The student lounge at Frederick Community College has become a haven. A haven for lovers of the 26-year-old fantasy card game, Magic: The Gathering (“Magic”). Students often gather in the nook with a fireplace, which has been dubbed The Fire Lounge, to partake in this fantastical experience.
What is Magic, you ask? Well, Frederick Community College student Austin Dye, who has been playing for “a year and two months” has the answer. “Magic: The Gathering is a card game played with friends where the goal is to deplete your opponent’s health with a combination of cards you like.”
Dye was the student who initially suggested the lounge be a gathering place for players, “After a bad experience involving the person who taught me the game, I decided I wanted to make it a positive outlet for myself,” Dye said when asked why he began playing Magic on campus, “At the same time I noticed other people were starting to get into the game so I thought it would be a good idea to form a little community of people who played.”
Magic: The Gathering was created by Garfield and Mark Elliot. Published in 1993 by popular role-playing game company Wizards of the Coast, Magic quickly gained a significant following that continues to grow to this day, thanks to players like Dye who, when asked what his favorite aspect of the game was, said “I really enjoy bringing other people into this hobby, sometimes more than I enjoy playing.”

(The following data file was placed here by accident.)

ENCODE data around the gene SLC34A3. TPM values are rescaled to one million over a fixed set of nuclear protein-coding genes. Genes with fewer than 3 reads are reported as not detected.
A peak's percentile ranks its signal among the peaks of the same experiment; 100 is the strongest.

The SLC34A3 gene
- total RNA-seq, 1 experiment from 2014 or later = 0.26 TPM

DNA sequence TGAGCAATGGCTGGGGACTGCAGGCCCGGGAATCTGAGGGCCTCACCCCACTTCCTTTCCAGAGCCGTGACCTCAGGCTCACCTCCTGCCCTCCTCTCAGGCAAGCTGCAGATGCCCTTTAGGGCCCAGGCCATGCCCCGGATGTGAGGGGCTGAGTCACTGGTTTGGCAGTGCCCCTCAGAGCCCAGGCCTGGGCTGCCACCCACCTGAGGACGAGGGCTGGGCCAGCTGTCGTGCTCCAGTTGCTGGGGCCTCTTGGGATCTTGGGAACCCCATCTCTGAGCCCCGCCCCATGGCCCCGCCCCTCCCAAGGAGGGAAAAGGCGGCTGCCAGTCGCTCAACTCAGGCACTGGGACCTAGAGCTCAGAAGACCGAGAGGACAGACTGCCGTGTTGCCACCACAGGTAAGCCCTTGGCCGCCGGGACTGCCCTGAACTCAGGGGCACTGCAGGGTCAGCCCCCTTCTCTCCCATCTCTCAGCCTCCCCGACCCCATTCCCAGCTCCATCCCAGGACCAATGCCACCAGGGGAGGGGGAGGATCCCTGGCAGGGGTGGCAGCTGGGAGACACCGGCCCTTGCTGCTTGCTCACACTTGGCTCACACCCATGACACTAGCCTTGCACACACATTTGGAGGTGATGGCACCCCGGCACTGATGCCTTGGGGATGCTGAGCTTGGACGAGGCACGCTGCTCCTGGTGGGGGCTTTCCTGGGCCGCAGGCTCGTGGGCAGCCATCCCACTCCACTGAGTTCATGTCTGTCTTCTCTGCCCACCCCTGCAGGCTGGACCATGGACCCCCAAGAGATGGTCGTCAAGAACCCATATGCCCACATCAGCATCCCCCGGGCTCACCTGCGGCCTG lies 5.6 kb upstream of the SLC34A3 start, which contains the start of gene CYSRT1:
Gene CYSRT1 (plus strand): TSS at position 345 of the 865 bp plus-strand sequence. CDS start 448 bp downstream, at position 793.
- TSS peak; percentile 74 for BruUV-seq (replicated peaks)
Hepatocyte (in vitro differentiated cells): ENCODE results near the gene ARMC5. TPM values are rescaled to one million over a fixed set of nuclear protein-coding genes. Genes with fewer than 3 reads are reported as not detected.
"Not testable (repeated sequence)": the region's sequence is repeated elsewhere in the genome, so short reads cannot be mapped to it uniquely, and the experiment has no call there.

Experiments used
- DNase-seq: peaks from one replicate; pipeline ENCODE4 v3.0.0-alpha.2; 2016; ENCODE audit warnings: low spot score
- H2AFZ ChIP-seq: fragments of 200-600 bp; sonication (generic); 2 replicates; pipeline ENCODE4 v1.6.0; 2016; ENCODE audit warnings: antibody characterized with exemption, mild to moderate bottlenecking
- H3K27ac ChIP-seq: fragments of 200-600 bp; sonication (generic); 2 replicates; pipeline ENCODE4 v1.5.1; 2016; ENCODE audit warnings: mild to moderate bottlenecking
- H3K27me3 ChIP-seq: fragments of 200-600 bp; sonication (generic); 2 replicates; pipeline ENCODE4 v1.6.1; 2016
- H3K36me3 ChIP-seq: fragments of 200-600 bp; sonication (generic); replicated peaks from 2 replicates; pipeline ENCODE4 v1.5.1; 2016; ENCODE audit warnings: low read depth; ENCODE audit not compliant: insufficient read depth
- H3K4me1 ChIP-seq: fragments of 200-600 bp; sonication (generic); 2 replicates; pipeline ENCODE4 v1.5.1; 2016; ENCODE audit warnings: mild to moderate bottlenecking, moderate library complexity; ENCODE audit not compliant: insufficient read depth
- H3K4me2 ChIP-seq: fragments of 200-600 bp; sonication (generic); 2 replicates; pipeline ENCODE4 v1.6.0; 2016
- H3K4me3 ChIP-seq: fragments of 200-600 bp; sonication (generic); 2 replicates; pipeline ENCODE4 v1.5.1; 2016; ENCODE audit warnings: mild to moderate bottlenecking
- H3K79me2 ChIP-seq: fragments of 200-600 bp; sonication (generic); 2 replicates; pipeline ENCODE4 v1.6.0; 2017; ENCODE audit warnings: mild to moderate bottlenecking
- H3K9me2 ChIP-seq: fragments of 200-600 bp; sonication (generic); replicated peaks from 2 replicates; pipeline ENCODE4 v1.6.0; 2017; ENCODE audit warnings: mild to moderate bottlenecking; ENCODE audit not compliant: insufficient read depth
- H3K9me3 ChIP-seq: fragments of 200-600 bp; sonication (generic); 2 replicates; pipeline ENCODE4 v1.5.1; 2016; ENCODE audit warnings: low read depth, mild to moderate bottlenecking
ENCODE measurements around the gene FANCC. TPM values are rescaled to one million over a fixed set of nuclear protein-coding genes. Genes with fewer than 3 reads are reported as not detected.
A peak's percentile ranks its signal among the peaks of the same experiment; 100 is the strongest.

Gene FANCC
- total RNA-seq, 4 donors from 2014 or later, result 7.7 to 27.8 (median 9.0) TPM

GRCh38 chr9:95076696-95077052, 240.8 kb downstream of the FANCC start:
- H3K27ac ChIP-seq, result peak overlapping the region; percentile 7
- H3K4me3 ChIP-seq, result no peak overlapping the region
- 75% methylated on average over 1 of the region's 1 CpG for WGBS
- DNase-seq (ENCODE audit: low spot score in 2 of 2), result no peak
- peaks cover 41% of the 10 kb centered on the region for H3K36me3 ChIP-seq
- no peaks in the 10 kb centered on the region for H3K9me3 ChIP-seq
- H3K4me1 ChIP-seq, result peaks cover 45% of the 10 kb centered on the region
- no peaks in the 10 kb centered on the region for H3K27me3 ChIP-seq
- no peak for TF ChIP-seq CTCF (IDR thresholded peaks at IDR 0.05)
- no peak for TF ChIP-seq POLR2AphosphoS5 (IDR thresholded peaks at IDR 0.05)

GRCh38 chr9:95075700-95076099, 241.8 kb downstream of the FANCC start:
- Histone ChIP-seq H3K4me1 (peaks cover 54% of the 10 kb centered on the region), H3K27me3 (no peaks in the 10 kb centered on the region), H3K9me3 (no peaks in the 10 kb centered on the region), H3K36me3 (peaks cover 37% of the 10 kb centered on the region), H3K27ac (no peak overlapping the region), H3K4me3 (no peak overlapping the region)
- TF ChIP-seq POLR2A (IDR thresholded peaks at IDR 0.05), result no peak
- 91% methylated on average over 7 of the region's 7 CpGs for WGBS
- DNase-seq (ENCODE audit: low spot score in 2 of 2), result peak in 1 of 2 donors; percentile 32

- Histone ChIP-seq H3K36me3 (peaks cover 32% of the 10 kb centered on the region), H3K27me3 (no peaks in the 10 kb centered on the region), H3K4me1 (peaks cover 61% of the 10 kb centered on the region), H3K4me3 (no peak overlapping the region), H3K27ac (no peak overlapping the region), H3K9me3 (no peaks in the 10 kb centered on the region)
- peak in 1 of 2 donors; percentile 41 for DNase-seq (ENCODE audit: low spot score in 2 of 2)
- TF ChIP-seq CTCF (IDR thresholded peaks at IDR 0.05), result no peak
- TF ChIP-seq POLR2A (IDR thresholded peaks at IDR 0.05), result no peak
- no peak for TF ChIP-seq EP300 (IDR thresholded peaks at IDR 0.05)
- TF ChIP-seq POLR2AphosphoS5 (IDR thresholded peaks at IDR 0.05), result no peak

This game has survived for several generations in no small part to fans who introduce this hobby to others. This is apparent to FCC student and friend of Dye, Keegan Santaroski who has
been playing Magic for over nine years. Santaroski was initially drawn to the game by a member of his family, “My brother introduced me to it” Santaroski said.
When asked what one would need to start playing Magic, Santaroski said, “Time to learn, money to buy cards and people to play with.” The fanbase has proven to be heavily diverse as well, “One of my favorite things about the game is the variety of people to play against” Santaroski said.
This heavily enjoyed pastime is fairly inexpensive, at least for a casual player. “A standard deck for casual gaming is pretty cheap, like $30 or $40, but if you decide to play competitively, it can cost over $500 a year” Santaroski said.
“But I think the most important thing you need for this game is a community of friends who already play,” Dye added. This is exactly what can be found in the Student Center (Building H) of Frederick Community College.